One of the clichés of the modern world is "Failure is not an option." It's repeated in bad action movies, on endless sports broadcasts, and by politicos the world over. It seems that either you "win" or get destroyed in modern-day gladiatorial combat.
Of course, failure is more than an option—it's a reality for everyone, and often it can cause a sudden interruption of our dreams.
That theme runs beneath the surface of 2 Pianos 4 Hands, which sets out mainly to be a delightful romp through the young lives of the musically obsessed but turns into something deeper by play's end. At Park Square Theatre, a pair of terrific players take on the roles of dueling piano-playing friends who offer up great playing set pieces and dig deep into the show's considerable heart.
The Holiday Pageant
Open Eye Figure Theatre
Through Dec. 23
2 Pianos 4 Hands
Park Square Theatre
Through Jan. 2
Creators Ted Dykstra and Richard Greenblatt drew from their own experiences (and lent their names to the two characters) for the show. It traces their youthful evolution from uninterested beginners to ferociously competitive teens to, finally, hitting the wall of their talent short of their dreams of being professional concert pianists. Along the way, we are treated to a bevy of other characters, from their overbearing parents to teachers of varying skills.
During this time, the two are constantly at the keyboard, practicing their music or showcasing their skills. It provides a unique challenge for the two actors, who must perform at a high level while keeping the drama and humor alive.
Stepping into these roles are Peter Vitale as Richard and Michael Pearce Donley as Ted. The two actors certainly know their way around the piano, bringing a level of flair—not concert-pianist caliber of course—to the often difficult pieces the show tosses at them.
The acting is also engaging, but the show remains mainly a pleasant distraction until the last half of Act Two, when the drama gets ramped up. Both Ted and Richard receive brutal rejections for advanced studies and find their longtime dreams crushed. It only gets worse when they at first try to pick up the pieces by continuing on with their ambitions, but find that the path outside the recital hall is much tougher than they thought.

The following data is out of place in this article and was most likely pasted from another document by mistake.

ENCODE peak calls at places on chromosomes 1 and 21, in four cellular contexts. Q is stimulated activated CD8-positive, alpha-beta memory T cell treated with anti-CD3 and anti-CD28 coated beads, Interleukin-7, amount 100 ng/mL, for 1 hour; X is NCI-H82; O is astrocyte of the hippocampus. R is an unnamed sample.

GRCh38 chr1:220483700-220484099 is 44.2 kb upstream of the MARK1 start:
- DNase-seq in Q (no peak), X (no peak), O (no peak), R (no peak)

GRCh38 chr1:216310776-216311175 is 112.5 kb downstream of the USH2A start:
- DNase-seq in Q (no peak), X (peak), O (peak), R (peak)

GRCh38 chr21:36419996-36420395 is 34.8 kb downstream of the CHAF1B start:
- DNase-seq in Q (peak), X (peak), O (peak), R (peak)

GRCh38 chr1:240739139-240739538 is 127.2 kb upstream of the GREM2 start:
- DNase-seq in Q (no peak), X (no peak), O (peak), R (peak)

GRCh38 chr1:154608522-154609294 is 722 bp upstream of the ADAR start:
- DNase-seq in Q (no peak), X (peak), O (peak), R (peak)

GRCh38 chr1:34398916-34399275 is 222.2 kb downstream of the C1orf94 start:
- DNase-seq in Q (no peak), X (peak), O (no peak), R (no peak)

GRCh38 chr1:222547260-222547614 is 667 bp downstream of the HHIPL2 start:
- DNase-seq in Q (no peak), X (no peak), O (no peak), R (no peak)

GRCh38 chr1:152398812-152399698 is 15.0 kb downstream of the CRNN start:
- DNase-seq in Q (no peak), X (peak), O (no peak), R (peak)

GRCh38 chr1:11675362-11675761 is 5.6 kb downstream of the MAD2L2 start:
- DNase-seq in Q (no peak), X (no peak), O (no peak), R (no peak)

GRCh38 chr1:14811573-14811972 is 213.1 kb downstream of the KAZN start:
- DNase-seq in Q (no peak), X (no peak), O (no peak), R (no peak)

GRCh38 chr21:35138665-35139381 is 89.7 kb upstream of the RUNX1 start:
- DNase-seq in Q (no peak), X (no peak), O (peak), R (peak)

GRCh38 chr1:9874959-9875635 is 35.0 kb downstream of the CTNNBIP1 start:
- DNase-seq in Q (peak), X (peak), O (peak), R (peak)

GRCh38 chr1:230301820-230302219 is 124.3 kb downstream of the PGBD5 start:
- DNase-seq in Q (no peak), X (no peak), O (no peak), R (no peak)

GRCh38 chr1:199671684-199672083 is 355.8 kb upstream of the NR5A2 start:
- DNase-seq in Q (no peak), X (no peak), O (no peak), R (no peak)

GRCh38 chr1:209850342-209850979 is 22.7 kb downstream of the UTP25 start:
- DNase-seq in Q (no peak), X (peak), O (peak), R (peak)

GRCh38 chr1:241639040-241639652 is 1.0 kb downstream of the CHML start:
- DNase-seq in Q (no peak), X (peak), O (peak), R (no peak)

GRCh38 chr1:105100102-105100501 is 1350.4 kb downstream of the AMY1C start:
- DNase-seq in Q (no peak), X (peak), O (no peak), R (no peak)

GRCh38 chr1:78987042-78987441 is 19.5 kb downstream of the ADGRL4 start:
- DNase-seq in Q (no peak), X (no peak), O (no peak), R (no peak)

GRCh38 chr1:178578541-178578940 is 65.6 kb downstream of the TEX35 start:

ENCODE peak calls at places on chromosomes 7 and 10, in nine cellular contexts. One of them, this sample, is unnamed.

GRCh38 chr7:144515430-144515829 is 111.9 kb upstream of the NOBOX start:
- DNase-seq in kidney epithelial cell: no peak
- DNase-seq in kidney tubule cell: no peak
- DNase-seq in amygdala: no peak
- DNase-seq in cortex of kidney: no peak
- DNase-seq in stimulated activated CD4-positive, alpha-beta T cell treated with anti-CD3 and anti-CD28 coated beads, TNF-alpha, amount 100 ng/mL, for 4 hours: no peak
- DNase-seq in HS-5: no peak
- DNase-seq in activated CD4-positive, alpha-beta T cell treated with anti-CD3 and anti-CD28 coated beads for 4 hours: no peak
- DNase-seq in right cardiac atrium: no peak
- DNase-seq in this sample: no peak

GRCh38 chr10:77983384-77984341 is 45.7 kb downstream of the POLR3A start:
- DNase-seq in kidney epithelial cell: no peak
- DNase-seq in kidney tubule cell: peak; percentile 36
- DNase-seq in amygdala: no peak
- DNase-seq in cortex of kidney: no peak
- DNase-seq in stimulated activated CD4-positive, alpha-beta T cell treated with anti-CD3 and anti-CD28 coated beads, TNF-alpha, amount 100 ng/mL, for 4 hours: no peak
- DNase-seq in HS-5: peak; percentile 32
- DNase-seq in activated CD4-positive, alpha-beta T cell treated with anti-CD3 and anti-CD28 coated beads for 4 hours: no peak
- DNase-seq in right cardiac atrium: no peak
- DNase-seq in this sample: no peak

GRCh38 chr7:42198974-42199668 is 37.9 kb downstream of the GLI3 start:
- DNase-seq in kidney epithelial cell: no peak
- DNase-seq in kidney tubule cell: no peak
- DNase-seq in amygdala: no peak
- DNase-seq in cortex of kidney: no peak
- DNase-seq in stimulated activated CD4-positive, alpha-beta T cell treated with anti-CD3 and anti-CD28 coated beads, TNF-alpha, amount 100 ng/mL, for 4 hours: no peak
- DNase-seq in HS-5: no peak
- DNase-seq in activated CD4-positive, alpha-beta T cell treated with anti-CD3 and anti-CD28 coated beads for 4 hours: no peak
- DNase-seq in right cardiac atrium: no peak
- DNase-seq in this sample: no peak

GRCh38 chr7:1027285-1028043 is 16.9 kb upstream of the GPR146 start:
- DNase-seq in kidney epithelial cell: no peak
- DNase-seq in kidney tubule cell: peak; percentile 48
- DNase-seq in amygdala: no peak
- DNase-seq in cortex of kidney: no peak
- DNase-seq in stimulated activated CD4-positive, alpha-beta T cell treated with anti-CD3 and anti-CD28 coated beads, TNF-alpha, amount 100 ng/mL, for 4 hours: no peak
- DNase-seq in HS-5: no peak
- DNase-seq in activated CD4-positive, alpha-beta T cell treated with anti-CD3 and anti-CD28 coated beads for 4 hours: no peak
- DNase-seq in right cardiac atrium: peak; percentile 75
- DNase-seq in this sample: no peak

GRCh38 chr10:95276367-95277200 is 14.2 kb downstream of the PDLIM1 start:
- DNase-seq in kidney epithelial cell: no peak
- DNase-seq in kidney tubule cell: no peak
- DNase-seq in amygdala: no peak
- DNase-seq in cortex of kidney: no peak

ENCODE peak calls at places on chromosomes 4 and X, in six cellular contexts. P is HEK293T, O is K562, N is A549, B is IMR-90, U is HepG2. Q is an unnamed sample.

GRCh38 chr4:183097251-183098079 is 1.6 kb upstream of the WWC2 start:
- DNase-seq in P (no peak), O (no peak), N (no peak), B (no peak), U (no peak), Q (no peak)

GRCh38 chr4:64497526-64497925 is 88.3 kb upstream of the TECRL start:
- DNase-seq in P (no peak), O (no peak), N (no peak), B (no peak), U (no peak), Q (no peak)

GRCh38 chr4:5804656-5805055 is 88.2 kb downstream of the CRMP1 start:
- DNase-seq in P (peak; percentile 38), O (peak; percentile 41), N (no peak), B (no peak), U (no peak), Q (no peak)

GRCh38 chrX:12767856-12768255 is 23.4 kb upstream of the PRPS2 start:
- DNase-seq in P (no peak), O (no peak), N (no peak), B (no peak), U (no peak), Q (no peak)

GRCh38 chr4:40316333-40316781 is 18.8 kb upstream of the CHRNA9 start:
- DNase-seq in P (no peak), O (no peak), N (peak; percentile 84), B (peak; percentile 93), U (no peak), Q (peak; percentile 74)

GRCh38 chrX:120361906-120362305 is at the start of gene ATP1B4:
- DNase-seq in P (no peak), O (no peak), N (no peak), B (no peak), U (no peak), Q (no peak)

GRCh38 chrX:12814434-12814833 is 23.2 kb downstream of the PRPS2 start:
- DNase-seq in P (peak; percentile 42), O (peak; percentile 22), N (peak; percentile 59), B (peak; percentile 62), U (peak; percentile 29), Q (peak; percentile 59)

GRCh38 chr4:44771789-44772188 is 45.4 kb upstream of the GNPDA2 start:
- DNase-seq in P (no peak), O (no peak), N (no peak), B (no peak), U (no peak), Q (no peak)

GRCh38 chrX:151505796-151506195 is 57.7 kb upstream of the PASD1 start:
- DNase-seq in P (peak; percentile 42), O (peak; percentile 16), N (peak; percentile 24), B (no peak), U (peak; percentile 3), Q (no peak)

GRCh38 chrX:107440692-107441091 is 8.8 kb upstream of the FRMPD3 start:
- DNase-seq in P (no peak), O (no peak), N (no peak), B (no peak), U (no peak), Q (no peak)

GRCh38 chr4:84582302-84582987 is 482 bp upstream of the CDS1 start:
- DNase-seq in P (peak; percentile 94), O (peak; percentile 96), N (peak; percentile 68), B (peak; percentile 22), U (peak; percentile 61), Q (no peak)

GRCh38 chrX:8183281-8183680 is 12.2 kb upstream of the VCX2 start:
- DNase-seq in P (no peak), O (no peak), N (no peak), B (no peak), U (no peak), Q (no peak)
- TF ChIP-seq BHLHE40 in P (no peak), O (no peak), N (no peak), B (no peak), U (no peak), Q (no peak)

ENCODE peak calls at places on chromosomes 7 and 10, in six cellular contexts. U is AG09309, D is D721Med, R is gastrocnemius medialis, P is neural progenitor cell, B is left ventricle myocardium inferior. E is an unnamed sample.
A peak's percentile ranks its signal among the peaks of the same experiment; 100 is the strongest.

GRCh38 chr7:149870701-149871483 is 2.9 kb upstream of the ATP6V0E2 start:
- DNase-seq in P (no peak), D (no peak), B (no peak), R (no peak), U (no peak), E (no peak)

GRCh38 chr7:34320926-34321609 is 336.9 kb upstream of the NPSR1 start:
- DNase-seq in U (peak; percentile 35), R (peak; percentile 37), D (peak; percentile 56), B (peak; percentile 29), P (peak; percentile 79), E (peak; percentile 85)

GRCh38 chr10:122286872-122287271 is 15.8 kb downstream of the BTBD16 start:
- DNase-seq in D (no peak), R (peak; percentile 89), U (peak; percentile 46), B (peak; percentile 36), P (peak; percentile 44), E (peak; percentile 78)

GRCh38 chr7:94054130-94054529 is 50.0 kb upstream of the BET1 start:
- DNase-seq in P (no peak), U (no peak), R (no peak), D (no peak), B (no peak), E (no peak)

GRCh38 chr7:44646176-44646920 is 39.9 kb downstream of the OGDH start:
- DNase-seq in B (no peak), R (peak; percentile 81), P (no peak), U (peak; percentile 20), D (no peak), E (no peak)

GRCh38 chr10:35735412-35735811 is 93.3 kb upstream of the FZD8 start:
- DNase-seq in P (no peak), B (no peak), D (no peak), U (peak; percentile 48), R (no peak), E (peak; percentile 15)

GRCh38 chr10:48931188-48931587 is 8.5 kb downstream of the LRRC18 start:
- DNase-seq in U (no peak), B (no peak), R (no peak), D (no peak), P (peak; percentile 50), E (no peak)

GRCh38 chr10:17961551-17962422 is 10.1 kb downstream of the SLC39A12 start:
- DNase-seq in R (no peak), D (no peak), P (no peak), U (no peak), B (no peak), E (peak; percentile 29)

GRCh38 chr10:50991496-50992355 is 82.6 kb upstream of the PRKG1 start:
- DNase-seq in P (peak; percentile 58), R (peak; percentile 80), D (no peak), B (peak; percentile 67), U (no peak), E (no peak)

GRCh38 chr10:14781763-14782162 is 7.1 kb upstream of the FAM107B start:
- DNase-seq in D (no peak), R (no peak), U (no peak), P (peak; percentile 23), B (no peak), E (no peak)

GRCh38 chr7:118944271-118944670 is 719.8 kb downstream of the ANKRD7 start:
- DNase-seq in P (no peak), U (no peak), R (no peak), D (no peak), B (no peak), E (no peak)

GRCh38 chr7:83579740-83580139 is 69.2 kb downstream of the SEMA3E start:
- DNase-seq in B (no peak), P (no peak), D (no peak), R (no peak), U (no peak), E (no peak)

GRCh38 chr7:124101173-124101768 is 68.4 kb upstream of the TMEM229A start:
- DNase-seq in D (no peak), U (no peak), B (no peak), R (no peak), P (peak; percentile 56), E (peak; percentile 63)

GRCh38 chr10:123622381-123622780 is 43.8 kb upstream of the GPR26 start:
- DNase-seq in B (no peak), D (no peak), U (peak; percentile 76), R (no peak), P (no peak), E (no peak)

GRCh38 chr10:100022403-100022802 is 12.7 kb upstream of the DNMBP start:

As an epilogue shows, the story doesn't remain grim. We finish with the two, now well into adulthood, sharing an evening together. We don't know what they have done with their lives, but they seem content and, in the end, even take a turn on the piano—not as professionals, just as two people who studied hard at one time and have never lost their love of music.
For the final year, Open Eye Figure Theatre presents its oddball take on the nativity story, The Holiday Pageant, complete with gassy shepherds and a supporting role from Lucifer. It's a nutty combination, but the talented performers and good-natured telling turn it into a holiday winner. Creator Michael Sommers leads here as Lucifer. He's in a bit of a funk, because the everyday tortures afforded to earthly souls just aren't doing it for him anymore.
A lowly devil, Teufel, tries to cheer him up to no avail. He even travels up to heaven to see if the Big Guy can offer him some relief. He's rejected—and God has other plans, involving bringing humanity out of its own spiritual funk by introducing his light to the world. Cutting between the devil's search for meaning and the story of Mary, Joseph, and the virgin birth, the play rollicks along, crafting an engaging bunch of characters along the way.
Sommers's refined devil sets the tone. Elise Langer has plenty of fun in the dual role of evil Teufel and good-hearted angel Matin, while Andy Kraft and Liza Schachertle make for a down-to-earth Mary and Joseph couple. There is puppetry, of course, and rounding out the experience are sterling musical pieces by Victor Zupanc performed by a quartet of musicians and a rotating community choir. The Holiday Pageant presents a complex take on the Christmas story (parents, if you take the kids, expect some questions), but there's plenty of warmth in its heart.